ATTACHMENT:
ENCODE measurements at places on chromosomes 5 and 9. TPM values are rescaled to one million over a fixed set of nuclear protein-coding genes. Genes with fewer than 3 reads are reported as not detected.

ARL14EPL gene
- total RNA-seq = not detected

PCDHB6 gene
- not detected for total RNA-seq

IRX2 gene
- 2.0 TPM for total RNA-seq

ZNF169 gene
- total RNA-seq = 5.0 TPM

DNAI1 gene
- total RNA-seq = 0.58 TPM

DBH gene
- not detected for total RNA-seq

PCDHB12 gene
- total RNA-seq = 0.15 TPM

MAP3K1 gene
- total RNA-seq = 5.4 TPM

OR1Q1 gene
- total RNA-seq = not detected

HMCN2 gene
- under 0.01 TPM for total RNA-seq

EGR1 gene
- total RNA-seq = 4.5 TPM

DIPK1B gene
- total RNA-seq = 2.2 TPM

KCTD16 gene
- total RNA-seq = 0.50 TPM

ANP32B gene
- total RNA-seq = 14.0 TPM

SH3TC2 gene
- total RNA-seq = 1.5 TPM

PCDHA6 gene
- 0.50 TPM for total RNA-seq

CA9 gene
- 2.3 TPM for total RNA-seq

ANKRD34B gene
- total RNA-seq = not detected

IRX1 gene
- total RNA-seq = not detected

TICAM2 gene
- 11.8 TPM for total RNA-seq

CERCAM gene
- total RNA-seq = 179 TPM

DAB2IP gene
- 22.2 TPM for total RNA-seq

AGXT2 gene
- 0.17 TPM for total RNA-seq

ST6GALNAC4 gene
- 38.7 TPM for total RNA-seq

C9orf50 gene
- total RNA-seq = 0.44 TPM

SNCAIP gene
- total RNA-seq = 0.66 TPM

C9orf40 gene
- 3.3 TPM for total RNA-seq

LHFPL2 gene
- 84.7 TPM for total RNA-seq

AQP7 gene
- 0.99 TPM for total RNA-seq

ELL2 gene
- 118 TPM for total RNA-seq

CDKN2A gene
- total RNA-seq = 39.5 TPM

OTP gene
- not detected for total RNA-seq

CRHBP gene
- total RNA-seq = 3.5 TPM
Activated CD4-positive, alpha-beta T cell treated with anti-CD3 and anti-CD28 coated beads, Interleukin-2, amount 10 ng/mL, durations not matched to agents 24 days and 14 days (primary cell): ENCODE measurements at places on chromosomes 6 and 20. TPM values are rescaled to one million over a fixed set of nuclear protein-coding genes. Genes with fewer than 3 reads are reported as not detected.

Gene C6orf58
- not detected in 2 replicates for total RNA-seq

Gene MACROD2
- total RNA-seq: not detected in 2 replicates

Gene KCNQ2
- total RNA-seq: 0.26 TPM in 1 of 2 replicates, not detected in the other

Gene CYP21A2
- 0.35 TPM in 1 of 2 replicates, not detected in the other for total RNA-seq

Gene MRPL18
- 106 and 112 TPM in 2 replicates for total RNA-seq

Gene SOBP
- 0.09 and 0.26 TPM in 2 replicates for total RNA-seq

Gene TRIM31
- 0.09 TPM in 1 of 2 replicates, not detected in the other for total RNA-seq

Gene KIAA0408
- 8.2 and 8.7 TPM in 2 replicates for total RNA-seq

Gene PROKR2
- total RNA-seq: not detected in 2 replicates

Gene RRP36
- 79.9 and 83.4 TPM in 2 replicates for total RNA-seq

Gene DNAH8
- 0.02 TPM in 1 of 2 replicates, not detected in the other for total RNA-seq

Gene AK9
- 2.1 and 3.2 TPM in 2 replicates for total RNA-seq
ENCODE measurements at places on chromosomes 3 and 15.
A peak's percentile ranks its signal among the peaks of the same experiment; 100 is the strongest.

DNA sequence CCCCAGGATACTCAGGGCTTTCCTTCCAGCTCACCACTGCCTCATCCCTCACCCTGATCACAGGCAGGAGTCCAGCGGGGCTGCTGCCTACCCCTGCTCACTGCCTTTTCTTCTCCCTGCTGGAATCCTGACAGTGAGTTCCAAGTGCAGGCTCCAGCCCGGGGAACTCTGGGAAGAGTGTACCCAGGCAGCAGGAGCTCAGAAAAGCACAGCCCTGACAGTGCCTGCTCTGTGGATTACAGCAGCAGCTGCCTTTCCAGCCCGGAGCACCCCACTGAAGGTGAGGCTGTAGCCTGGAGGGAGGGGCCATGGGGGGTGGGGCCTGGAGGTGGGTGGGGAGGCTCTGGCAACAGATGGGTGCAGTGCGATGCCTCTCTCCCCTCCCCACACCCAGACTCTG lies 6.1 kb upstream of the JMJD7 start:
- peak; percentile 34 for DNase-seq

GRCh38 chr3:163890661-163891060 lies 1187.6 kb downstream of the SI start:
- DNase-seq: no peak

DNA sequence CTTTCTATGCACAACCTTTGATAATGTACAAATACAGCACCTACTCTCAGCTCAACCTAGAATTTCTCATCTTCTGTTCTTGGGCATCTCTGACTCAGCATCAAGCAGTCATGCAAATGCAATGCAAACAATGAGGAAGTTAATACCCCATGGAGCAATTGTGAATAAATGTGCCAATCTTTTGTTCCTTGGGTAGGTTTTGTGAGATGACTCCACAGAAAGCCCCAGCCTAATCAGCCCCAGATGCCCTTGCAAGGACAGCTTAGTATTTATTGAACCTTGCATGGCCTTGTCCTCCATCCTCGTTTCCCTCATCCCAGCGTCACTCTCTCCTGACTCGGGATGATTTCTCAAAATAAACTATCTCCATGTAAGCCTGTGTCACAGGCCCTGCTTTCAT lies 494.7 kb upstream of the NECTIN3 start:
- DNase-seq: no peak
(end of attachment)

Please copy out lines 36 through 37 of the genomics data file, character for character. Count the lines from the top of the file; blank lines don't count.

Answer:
ANKRD34B gene
- total RNA-seq = not detected